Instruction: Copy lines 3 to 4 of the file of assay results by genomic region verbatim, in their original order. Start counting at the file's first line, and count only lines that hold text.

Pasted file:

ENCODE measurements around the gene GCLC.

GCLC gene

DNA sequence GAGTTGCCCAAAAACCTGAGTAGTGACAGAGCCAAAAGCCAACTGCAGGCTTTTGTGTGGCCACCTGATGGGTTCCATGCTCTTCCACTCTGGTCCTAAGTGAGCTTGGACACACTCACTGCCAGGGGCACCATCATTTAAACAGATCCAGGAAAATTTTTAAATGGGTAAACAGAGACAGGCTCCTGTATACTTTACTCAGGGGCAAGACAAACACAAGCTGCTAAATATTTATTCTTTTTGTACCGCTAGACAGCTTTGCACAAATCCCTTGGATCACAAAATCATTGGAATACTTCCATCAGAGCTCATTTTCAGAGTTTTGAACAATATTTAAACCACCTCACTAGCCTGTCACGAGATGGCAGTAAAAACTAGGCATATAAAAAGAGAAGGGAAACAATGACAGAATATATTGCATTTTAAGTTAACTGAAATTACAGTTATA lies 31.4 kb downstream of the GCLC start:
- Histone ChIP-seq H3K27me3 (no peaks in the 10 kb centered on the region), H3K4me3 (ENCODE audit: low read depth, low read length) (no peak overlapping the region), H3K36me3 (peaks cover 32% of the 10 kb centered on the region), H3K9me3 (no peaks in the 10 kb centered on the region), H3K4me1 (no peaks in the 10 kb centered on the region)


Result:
DNA sequence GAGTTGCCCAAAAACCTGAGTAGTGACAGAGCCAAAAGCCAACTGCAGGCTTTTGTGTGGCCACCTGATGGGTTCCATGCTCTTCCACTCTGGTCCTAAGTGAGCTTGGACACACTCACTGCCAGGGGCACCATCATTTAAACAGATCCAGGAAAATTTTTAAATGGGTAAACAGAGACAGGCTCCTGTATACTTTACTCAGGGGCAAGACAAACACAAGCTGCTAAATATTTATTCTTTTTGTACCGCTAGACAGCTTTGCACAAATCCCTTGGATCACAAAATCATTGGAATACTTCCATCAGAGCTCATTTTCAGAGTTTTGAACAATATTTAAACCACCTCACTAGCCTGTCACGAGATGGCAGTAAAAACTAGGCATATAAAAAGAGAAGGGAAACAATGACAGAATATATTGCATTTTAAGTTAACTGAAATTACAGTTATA lies 31.4 kb downstream of the GCLC start:
- Histone ChIP-seq H3K27me3 (no peaks in the 10 kb centered on the region), H3K4me3 (ENCODE audit: low read depth, low read length) (no peak overlapping the region), H3K36me3 (peaks cover 32% of the 10 kb centered on the region), H3K9me3 (no peaks in the 10 kb centered on the region), H3K4me1 (no peaks in the 10 kb centered on the region)